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How do teenage boys think? This is something I'm pondering at the moment, for my own nefarious reasons, and, as in most things, my first thought was to read about them. Or rather, to read books written from their points of view.

But when it came to compiling a list of books to read, I was very short on ideas. So I asked my lovely friends on facebook and twitter to suggest fiction with a male protagonist/narrator aged 14-16, and this, supplemented with some research of my own, is the result:

List of books with male protagonists aged 14-16 )

Thanks so much to everyone who contributed to this list! I'm off to the library now, but I'm still taking suggestions, so feel free to add yours in the comments or by contacting me on twitter.
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I've been quiet here because I've been 1) busy and 2) trying to figure out what to do with this journal. The upshot is that I really do love books and talking about books, so I'm going to keep that up when I can. Hopefully more frequently than I have been doing recently. :)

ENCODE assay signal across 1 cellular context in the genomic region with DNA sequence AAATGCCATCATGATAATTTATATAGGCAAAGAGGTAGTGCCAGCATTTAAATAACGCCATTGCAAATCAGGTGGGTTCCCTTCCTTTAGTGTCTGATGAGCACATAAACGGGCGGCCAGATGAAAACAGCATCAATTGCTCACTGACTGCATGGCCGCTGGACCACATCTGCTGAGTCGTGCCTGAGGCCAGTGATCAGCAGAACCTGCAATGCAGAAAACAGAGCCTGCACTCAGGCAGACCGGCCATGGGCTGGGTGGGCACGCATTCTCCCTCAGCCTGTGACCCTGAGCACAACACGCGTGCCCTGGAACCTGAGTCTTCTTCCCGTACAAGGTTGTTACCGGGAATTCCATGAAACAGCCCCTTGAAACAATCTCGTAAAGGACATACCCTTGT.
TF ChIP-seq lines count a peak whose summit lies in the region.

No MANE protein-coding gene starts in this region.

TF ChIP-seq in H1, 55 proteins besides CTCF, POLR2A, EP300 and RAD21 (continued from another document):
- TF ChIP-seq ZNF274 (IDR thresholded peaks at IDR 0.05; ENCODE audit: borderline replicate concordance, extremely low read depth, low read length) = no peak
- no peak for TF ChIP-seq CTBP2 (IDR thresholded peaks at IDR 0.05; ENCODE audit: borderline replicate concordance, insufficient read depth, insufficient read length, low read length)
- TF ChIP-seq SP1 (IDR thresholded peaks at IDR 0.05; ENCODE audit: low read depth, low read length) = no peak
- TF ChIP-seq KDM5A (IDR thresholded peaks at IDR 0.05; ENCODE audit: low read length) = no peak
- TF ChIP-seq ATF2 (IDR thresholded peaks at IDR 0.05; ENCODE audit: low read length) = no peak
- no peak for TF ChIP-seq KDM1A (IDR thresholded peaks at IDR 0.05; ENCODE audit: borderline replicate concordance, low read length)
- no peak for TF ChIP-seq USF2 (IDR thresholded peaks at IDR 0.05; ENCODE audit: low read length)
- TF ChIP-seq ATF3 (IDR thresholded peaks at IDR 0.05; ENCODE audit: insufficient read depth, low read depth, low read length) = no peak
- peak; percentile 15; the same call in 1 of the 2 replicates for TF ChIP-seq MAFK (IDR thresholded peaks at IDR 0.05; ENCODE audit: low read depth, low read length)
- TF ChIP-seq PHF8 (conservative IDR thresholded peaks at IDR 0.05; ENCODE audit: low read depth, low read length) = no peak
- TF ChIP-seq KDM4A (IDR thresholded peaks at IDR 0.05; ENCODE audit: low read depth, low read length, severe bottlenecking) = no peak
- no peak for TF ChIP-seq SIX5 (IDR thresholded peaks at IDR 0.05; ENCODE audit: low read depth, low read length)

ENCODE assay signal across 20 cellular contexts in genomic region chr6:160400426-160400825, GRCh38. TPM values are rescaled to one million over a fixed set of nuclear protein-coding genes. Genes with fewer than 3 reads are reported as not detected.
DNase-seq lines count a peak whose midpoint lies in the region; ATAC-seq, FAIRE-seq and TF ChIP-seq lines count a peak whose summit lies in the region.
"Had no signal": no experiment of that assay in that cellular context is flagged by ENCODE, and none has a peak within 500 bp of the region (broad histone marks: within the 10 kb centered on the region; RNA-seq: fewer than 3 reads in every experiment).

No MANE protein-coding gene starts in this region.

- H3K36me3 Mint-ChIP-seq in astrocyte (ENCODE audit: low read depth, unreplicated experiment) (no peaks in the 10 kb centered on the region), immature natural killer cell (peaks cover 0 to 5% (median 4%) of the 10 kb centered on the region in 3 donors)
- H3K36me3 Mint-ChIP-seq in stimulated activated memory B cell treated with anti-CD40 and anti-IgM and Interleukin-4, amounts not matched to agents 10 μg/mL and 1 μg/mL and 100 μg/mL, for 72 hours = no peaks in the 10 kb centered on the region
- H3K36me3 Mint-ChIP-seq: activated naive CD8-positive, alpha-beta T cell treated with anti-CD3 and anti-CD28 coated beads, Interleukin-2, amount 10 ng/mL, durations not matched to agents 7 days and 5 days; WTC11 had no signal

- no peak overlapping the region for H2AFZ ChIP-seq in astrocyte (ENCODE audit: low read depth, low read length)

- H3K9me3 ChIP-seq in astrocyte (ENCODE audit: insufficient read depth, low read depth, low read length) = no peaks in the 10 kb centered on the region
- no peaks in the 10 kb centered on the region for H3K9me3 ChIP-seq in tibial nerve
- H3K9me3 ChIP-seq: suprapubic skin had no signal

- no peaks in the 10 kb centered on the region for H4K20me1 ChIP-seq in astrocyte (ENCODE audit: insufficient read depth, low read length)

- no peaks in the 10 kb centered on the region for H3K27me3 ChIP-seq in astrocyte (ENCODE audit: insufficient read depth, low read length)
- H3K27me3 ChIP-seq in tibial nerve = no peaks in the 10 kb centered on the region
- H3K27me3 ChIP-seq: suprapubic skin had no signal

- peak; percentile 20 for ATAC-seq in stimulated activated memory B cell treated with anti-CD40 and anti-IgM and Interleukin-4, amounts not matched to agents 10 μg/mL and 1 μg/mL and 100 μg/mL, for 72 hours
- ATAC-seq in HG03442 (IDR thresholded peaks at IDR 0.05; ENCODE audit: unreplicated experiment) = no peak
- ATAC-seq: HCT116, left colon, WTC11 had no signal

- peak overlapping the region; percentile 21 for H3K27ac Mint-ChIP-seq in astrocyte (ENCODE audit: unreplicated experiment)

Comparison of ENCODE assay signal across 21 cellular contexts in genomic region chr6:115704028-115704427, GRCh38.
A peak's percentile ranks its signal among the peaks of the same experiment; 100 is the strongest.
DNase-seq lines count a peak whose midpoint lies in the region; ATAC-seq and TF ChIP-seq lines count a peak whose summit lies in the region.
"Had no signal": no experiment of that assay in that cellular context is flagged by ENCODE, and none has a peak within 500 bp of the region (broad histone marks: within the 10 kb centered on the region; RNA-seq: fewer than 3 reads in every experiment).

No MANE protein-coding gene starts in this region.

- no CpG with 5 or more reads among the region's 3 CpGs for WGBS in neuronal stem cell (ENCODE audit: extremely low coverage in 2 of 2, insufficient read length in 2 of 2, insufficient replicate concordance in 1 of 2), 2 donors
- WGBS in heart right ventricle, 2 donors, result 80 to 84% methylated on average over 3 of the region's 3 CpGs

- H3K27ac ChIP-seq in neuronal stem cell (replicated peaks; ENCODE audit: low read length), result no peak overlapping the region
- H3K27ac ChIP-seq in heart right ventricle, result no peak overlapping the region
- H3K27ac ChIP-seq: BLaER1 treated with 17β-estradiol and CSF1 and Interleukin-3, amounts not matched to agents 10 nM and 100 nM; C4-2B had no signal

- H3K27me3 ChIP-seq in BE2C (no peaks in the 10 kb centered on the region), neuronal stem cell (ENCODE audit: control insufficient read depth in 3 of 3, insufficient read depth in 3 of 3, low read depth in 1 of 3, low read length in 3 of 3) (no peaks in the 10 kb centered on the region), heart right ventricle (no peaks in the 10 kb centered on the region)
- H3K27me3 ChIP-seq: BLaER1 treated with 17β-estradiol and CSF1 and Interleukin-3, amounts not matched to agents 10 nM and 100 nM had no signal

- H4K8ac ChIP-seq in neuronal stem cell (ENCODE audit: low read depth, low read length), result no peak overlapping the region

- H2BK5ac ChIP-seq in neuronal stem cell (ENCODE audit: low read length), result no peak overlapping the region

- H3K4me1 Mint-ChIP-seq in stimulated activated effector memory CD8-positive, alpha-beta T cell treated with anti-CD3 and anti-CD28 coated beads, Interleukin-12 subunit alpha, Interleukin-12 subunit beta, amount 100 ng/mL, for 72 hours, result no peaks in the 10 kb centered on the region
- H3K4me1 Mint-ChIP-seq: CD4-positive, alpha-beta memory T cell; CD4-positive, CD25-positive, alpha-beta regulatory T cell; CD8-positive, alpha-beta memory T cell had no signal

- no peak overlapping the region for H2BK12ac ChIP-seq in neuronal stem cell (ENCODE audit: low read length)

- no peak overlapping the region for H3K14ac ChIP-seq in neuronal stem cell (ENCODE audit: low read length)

I am also taking up the 2012 Australian Women Writers challenge. Many people will be aware of recent publicity surrounding the imbalance between male and female reviewers and authors of books reviewed in major publications worldwide (if that's passed you by until now, start here). In Australia, a movement has gradually been building to combat the difficulties faced by women writers in many aspects of the literary world. The Stella Prize is one such initiative to have broken ground recently (see my own post on the subject here); the Australian Women Writers challenge is another.

The challenge "hopes to help counteract the gender bias in reviewing and social media newsfeeds that has continued throughout 2011 by actively promoting the reading and reviewing of a wide range of contemporary Australian women’s writing."

I'm going for the Franklin-fantastic level (read 10 and review at least 4 books, including at least one substantial review).

One of the great pleasures of moving to Australia, for me, has been discovering the depth and beauty of its literature. I'm looking forward to building on that over the next few months, with a particular focus on women writers. I have a fair few books in mind at the moment, and I may as well list them here, for my own convenience. I'll be focusing on new books, but may also use the challenge as an opportunity to catch up on a couple of classics.